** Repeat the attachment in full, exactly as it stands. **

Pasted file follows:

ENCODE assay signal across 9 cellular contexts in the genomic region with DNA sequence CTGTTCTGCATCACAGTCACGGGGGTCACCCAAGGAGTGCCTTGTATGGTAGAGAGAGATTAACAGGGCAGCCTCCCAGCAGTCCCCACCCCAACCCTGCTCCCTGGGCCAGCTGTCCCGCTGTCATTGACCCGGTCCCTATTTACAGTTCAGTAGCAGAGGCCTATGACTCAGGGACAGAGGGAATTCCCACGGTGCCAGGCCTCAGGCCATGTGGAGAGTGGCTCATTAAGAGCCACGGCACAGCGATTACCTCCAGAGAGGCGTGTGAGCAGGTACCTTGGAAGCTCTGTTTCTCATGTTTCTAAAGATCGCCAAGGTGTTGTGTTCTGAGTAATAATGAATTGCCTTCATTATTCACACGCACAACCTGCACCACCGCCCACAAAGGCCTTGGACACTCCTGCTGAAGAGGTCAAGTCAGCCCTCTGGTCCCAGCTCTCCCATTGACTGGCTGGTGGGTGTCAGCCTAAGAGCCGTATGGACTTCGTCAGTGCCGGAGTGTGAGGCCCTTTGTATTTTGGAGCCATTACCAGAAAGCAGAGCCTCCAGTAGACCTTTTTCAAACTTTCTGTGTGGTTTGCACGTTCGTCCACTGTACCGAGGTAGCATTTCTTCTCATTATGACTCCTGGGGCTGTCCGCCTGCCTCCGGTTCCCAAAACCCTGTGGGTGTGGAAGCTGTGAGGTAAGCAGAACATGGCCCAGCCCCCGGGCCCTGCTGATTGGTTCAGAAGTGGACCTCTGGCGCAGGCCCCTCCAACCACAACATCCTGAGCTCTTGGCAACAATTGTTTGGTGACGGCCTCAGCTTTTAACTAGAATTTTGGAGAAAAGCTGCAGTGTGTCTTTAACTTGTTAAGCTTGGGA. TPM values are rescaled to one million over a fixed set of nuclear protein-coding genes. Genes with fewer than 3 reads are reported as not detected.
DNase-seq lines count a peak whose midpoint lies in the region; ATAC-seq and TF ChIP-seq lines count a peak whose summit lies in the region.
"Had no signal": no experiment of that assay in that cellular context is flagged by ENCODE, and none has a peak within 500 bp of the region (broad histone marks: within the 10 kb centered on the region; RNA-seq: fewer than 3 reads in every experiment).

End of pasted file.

ENCODE assay signal across 9 cellular contexts in the genomic region with DNA sequence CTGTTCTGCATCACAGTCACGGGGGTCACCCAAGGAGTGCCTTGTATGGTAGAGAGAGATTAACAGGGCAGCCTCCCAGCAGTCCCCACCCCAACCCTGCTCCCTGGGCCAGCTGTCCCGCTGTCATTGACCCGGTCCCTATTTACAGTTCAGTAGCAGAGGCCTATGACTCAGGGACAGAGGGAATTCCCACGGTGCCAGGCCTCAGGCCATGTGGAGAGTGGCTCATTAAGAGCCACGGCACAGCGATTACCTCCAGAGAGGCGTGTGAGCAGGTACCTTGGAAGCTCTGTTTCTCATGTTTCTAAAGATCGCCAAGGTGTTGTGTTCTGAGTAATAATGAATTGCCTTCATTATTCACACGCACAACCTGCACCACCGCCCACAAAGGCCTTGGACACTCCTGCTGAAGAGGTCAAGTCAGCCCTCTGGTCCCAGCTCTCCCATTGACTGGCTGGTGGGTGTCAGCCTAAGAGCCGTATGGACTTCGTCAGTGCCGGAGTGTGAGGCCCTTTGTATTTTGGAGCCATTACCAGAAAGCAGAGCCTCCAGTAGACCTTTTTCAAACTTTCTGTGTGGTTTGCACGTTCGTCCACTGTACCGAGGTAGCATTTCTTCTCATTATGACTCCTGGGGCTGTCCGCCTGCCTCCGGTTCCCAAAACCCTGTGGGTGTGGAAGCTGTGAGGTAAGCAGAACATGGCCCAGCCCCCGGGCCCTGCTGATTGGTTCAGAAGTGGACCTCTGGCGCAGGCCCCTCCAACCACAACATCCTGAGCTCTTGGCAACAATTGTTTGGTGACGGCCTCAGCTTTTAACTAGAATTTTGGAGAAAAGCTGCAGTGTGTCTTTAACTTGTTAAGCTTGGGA. TPM values are rescaled to one million over a fixed set of nuclear protein-coding genes. Genes with fewer than 3 reads are reported as not detected.
DNase-seq lines count a peak whose midpoint lies in the region; ATAC-seq and TF ChIP-seq lines count a peak whose summit lies in the region.
"Had no signal": no experiment of that assay in that cellular context is flagged by ENCODE, and none has a peak within 500 bp of the region (broad histone marks: within the 10 kb centered on the region; RNA-seq: fewer than 3 reads in every experiment).